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Lewis and Tolkien

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Writing fantasy is a blast, and I’ve already touched on the wide array of influences in an earlier post. Today, I want to introduce the two men who paved the way for the fantasy genre and my writing, J.R.R. Tolkien and C. S. Lewis. (I know that a short post is an insult to their legacy, but this will serve as context for later.)

Tolkien and Lewis are both renowned fantasy writers who were friends and fellow members of the informal literary group known as the Inklings, but their writing styles and the themes they explored were quite different.

Tolkien is best known for his epic fantasy series, The Lord of the Rings, which is set in the fictional world of Middle-earth. He spent many years creating the history, languages, and cultures of this world, and his writing is characterized by a detailed and complex world-building. His stories encapsulate the struggle of good against evil, with a focus on the heroism and sacrifice of a small group of individuals.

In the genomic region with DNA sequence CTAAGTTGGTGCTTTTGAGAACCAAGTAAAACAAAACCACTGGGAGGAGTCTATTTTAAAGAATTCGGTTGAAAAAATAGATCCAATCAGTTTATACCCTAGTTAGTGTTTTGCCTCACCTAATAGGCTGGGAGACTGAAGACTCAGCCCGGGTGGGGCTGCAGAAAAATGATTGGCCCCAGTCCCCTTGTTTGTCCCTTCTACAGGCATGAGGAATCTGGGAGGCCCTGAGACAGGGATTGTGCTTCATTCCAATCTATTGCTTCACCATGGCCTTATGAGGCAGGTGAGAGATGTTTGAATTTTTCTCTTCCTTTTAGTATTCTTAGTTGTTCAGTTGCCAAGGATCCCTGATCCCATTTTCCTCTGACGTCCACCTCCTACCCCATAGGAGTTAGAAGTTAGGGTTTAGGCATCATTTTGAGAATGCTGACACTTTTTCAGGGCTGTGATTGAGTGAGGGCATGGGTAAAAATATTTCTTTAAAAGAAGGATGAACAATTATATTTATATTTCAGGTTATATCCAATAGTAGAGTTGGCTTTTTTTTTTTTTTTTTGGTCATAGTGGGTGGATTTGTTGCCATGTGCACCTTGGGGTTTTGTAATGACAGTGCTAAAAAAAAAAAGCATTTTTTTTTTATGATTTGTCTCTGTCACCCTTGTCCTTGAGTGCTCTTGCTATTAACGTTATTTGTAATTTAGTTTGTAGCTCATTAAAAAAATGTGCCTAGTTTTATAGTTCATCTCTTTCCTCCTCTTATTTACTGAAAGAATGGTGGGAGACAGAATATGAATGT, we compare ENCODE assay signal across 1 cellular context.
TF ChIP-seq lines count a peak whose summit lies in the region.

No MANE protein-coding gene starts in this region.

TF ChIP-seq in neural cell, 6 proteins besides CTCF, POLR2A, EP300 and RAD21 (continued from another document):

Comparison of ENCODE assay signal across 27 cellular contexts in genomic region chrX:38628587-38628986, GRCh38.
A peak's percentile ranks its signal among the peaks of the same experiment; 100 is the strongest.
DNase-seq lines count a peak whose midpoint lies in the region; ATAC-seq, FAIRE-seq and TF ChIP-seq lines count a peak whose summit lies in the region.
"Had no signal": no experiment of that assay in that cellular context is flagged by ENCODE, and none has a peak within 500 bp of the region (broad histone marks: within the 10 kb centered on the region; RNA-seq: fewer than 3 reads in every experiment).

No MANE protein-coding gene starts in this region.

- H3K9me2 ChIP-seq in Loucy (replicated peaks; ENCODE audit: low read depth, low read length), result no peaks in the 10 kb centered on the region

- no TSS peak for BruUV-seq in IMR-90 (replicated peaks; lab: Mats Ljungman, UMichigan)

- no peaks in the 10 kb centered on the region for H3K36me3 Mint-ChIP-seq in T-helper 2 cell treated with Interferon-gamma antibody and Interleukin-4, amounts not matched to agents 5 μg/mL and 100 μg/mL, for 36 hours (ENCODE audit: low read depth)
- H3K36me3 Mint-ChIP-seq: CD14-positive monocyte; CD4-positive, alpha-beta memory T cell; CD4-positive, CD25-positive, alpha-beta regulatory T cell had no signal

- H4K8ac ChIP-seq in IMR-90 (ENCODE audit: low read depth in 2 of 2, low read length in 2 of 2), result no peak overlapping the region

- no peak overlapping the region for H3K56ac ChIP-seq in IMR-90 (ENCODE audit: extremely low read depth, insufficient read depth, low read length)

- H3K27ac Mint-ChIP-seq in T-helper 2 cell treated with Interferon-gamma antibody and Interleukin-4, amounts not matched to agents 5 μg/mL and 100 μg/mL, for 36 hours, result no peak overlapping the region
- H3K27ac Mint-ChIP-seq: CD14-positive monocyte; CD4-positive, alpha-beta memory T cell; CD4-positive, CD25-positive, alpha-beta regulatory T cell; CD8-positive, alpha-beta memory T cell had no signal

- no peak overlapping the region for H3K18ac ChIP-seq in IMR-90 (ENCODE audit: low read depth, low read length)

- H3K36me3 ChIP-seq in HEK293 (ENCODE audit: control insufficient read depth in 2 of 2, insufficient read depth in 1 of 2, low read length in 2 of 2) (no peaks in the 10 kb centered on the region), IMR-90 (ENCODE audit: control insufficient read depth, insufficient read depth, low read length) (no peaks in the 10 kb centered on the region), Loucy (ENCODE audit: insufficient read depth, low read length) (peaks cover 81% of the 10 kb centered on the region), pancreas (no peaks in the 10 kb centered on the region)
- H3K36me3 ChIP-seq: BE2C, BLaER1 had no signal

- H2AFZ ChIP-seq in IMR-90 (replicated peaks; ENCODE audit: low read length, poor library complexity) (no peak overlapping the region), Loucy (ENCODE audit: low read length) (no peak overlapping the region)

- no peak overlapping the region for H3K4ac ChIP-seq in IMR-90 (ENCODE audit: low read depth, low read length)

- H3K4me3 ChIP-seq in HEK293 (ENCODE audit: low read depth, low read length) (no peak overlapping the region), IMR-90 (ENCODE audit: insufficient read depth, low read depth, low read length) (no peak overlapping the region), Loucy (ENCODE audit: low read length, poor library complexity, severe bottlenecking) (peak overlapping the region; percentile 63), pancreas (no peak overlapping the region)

Lewis, on the other hand, is best known for his Narnia series, which is set in the fantastical land of Narnia. Unlike Tolkien, Lewis’ writing is more allegorical, using overt Christian themes throughout the work such as redemption, sacrifice, and the consequences of sin. Both men use fantastical elements to explore deeper philosophical and religious ideas, as they wove their Christian faith throughout their works.  

In terms of writing style, Tolkien’s writing is often seen as more complex and dense, while Lewis’ is more accessible and straightforward. Tolkien’s characters are also more fully developed, with rich and complex motivations and backgrounds. Lewis’ characters are more archetypal and serve as symbols for broader themes. 

Despite these differences, they both believed in the power of fantasy to explore deeper truths and to challenge readers to think critically about the world around them. 

My style incorporates a mixture of the two renowned authors, with other ingredients thrown in, of course. You will definitely find Christian themes with some archetypal characters in my stories, though most characters have a developed motivation, which was important to me. 

I am grateful to both men for their work, influence, and faith, and I look forward to sharing my stories with you.

MSR
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